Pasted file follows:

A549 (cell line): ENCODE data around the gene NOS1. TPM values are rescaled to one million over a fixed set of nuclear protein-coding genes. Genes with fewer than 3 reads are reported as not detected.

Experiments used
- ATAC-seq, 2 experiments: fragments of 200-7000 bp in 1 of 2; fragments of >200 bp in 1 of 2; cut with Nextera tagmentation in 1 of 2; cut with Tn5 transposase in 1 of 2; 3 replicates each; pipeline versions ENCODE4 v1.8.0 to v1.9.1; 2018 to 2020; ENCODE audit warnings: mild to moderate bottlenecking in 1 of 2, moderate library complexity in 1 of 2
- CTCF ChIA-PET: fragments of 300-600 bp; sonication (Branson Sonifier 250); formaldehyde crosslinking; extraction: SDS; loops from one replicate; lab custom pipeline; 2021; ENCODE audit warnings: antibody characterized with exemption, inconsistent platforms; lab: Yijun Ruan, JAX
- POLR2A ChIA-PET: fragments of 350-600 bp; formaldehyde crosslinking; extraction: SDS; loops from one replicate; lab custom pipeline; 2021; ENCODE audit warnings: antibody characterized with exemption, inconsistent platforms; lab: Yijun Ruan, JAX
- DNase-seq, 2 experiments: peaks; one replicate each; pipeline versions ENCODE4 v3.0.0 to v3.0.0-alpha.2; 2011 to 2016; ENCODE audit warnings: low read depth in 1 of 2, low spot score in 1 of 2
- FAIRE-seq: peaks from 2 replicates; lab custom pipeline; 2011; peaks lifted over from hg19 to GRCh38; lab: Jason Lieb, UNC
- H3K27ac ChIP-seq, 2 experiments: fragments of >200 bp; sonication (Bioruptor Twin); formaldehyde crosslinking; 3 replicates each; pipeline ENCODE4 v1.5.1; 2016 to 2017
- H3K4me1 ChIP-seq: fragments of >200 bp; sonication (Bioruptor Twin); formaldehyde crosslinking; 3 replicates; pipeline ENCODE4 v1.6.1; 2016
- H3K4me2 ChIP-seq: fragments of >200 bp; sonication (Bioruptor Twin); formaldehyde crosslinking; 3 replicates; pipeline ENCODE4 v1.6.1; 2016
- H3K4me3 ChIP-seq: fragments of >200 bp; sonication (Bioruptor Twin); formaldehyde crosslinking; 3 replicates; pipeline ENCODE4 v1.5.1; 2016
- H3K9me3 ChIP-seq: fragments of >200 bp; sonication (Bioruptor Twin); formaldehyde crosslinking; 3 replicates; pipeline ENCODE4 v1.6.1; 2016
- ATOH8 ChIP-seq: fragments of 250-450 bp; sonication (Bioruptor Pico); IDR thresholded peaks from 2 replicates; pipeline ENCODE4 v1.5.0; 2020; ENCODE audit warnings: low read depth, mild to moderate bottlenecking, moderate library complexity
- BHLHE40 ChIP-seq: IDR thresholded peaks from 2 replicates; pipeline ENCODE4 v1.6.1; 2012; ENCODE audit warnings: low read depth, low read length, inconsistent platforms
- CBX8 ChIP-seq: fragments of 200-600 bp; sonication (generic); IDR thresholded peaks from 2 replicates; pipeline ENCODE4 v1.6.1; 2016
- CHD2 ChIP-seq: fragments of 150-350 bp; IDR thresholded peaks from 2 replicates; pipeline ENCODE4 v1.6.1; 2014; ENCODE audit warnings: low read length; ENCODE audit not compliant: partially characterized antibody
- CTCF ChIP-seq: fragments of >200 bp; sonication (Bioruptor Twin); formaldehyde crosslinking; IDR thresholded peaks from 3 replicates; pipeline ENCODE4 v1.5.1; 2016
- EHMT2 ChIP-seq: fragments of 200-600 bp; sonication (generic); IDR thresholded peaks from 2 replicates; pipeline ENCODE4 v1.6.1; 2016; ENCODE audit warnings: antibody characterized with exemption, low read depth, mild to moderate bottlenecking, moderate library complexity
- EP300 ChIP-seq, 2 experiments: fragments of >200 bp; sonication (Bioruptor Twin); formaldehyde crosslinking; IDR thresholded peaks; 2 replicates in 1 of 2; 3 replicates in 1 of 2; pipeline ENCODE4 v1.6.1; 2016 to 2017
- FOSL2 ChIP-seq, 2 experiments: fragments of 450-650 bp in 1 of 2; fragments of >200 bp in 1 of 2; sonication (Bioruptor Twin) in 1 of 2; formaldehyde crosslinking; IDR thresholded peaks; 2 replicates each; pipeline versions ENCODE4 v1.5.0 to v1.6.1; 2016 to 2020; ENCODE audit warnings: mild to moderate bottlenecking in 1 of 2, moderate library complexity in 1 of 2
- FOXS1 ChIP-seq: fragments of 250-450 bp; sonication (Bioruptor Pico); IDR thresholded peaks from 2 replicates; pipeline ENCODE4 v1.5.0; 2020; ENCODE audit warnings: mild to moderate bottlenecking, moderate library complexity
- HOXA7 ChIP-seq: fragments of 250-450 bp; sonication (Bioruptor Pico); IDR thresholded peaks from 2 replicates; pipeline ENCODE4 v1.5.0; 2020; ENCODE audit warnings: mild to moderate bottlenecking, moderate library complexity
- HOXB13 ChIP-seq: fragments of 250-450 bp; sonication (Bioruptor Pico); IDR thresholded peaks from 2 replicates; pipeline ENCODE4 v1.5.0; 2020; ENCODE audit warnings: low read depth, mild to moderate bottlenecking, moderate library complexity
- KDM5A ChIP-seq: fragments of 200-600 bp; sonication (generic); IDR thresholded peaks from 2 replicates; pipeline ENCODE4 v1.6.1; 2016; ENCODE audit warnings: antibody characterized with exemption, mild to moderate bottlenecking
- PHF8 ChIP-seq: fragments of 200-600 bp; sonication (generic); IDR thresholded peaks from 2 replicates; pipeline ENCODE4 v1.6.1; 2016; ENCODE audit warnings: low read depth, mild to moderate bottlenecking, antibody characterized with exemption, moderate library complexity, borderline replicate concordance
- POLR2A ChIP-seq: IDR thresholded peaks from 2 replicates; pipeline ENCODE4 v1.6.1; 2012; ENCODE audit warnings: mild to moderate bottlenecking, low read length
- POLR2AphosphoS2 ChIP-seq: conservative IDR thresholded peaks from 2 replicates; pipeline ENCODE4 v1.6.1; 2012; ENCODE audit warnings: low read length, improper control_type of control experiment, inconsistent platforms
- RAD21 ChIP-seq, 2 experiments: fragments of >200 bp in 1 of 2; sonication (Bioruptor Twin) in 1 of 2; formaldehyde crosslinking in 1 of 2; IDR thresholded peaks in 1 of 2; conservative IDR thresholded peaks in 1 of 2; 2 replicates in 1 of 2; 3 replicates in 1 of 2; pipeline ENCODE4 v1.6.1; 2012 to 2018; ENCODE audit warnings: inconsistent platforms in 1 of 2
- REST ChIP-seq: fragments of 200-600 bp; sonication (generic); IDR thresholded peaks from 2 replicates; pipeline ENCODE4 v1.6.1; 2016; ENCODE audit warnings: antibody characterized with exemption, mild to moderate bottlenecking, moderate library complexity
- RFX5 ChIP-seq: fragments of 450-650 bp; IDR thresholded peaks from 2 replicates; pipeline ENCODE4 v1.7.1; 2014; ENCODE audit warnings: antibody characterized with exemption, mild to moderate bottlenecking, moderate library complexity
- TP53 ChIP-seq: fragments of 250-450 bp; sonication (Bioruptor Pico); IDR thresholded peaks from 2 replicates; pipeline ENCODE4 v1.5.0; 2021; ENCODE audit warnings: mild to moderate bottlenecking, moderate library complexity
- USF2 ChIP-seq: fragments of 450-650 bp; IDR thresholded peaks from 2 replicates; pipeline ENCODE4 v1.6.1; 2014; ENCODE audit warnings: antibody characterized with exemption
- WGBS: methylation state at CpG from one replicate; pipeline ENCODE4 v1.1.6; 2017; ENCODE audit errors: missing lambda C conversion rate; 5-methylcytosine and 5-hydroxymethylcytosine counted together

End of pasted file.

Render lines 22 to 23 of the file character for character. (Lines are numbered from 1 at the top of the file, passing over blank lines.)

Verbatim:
- HOXA7 ChIP-seq: fragments of 250-450 bp; sonication (Bioruptor Pico); IDR thresholded peaks from 2 replicates; pipeline ENCODE4 v1.5.0; 2020; ENCODE audit warnings: mild to moderate bottlenecking, moderate library complexity
- HOXB13 ChIP-seq: fragments of 250-450 bp; sonication (Bioruptor Pico); IDR thresholded peaks from 2 replicates; pipeline ENCODE4 v1.5.0; 2020; ENCODE audit warnings: low read depth, mild to moderate bottlenecking, moderate library complexity